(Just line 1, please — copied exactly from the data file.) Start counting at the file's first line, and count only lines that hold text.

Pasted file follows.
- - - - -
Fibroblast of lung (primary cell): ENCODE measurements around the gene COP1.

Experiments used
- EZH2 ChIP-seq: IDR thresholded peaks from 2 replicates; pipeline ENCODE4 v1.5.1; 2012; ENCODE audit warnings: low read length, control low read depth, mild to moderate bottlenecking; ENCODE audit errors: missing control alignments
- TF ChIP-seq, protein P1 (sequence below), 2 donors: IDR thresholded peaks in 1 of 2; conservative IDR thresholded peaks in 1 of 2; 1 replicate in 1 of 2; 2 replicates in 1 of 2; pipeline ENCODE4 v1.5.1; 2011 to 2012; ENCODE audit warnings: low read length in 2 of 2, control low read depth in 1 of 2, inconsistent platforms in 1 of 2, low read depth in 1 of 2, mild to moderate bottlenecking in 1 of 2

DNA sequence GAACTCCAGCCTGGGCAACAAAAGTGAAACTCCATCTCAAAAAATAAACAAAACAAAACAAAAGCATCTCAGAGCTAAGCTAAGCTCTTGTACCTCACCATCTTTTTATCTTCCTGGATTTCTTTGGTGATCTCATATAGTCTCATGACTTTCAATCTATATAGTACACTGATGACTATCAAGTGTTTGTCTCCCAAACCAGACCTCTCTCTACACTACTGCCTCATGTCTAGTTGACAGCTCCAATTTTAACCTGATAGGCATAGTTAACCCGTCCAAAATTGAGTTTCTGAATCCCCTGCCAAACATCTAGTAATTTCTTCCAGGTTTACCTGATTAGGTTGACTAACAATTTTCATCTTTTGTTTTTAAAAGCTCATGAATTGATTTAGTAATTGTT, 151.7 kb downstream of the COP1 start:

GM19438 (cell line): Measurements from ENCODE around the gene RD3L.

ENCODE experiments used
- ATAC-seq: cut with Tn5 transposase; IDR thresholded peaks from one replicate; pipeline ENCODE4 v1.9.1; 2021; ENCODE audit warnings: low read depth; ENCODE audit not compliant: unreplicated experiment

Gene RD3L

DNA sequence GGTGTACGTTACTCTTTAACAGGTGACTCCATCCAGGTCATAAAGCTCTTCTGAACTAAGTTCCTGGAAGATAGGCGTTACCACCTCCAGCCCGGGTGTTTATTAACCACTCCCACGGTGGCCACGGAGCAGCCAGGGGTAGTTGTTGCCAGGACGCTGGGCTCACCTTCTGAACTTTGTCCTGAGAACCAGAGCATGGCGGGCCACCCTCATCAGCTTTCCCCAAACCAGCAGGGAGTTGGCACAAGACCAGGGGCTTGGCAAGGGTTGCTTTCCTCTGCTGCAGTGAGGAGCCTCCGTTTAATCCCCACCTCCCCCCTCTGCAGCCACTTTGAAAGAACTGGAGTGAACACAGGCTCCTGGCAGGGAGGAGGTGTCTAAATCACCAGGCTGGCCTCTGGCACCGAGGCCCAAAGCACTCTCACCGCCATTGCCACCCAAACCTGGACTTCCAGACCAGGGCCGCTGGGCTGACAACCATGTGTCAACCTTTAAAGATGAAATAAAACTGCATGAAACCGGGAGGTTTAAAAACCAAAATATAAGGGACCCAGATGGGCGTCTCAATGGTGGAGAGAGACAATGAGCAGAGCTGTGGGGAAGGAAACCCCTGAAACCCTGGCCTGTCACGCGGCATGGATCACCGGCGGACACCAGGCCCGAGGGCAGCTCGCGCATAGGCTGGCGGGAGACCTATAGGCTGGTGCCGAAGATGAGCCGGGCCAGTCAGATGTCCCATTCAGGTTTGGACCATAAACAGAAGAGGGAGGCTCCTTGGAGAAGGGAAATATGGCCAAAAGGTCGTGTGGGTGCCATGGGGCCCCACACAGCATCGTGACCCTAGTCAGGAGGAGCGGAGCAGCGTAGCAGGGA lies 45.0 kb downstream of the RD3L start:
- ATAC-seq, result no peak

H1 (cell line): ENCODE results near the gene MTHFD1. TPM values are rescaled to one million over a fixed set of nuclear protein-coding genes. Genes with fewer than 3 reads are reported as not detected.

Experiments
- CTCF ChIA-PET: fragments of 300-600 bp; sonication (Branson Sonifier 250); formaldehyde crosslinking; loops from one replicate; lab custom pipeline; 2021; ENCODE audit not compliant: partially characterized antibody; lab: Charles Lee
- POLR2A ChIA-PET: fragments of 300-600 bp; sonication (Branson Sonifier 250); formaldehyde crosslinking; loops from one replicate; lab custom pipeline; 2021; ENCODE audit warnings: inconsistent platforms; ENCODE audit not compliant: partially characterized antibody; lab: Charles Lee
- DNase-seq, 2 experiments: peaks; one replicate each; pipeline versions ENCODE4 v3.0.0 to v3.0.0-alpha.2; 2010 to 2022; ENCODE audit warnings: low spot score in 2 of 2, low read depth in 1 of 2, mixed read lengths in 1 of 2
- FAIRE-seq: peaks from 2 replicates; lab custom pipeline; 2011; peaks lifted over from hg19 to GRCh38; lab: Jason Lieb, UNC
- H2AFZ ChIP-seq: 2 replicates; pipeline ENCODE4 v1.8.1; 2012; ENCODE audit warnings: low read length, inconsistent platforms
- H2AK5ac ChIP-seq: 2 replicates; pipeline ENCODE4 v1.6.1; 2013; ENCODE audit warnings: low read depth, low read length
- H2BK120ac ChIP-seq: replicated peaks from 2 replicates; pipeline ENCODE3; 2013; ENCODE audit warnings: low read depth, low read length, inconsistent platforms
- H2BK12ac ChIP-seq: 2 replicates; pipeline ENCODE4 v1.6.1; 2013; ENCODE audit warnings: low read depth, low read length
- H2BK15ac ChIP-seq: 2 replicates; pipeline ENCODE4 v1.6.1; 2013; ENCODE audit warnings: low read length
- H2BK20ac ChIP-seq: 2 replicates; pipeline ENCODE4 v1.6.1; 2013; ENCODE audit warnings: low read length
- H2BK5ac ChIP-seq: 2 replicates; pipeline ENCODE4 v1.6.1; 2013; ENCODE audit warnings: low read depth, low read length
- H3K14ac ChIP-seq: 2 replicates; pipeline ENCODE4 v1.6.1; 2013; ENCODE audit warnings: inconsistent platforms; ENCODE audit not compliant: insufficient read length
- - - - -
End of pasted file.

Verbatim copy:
Fibroblast of lung (primary cell): ENCODE measurements around the gene COP1.